I read a post from a friend recently describing her preteen sons birthday party. It sounded wonderful…controlled…calm..and so unlike the birthday parties that I remember. I believe I have blocked out the really bad ones. One party, however, has lived down in my memory as “that day that I had to meet another parent by telling her that her son was frisked by the police..but it’s not as bad as it sounds”.
Let me begin by saying that 12 year old boys are not prone to logic, sense or anything that resembles good decision making. This is due to their immature frontal lobe (which controls our judgement and impulse control). They do, however, have a rather developed limbic system (which controls our emotions and drive). This combination is the equivalent to driving a Ferrari at full speed and never installing the brakes. This could also explain the choices that were made by my houseful of young men during one exceptionally memorable birthday party.
Twelve boys had been dropped off at our house. Several of the parents dropped the boys off without a thought of meeting me…my husband…the serial killer that we have chained outside…I jest of course, but I was amazed at how trusting many people are! I imagine that this day served a purpose of teaching them a lesson!
Fifteen boys were playing ball (or so I thought) outside while I prepared the equivalent of a full cow, 20 gallons of soda and a huge chocolate cake. Then an odd sound came…and one that scares the tar out of you when you are responsible for fifteen children. Sirens. Several of them. Coming down our street. I quickly called the boys in to get them away from whatever terrible force was lurking nearby. It was time to eat anyway. I would recommend that if you ever call fifteen boys into anywhere, you do a head count. Several times. Fifteen boys came in. Four decided to sneak back out. I was blissfully unaware and feeling like a good mother protecting not only my offspring…but those entrusted to my care…until…
A neighbor knocked on the door to inform me that it looked like a few of my boys were in trouble. “What boys? Mine are all inside” I asked as I quickly scanned the lot. Wait…where are…MY BOYS? I ran outside to find four boys (two of which shared genetic material with me) spread out over the hood of a police car. On a side note, don’t ever run up to a police car…no matter what is happening. I think I narrowly avoided being bent over on the hood next to the boys.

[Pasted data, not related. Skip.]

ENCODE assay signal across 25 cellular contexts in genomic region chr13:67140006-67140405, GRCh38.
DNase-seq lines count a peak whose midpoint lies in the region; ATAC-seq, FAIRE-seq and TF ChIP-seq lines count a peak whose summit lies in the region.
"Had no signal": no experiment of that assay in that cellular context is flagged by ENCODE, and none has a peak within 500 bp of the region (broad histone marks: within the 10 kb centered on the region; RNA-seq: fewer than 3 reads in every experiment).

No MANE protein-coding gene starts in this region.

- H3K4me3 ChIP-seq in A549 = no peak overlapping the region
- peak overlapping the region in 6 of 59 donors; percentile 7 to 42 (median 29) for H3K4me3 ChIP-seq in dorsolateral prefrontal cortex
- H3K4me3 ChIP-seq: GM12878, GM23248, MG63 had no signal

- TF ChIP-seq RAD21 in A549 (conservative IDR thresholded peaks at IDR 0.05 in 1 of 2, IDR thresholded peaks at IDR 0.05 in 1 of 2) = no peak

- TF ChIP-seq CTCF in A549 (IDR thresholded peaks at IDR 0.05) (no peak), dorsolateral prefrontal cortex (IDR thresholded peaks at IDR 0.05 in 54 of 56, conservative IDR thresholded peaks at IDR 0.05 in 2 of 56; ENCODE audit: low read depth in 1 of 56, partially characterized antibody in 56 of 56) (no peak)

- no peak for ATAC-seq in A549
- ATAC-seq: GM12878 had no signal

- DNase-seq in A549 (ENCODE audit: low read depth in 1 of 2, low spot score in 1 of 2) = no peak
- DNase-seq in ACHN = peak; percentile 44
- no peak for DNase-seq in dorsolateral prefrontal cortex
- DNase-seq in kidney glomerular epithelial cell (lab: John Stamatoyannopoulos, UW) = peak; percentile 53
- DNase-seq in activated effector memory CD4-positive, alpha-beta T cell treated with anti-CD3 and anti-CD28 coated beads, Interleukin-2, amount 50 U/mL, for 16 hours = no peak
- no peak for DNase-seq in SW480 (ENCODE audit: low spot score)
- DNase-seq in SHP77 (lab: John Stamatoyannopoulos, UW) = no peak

After a great deal of raised voices, pointed questions and explanations about the twelve year old frontal lobe, it was discovered why the police were called in the first place. Apparently there was a gang fight on the neighbors lawn…or what was mimicking a gang fight by fifteen preteen boys. Yes…the terrible force lurking nearby…threatening my charges…was…themselves. The boys were released to me as long as I promised to actually become a responsible adult in the next five minutes and not allow them to terrorize the neighbors any longer.
A few hours later, the parents began showing up. Fortunately, since only two of the four boys were not my own dysfunctional spawn, and one of the parents was a friend, this left me with only one incredibly uncomfortable conversation. As that mother approached, I began with “Hi, I’m Matt’s Mom. If Zack tells you that he was frisked by the police, it did happen but is really not as bad as it sounds…”. This apparently was not an isolated incident for Zack as the mother did not blink an eye and dropped Zack off the following week to hang out. I, however, spent the remainder of my parenting of young men meeting parents, surveying the supervision, and checking outside for the serial killer. If nothing else, I wanted to ensure that the parents were much more responsible than I am!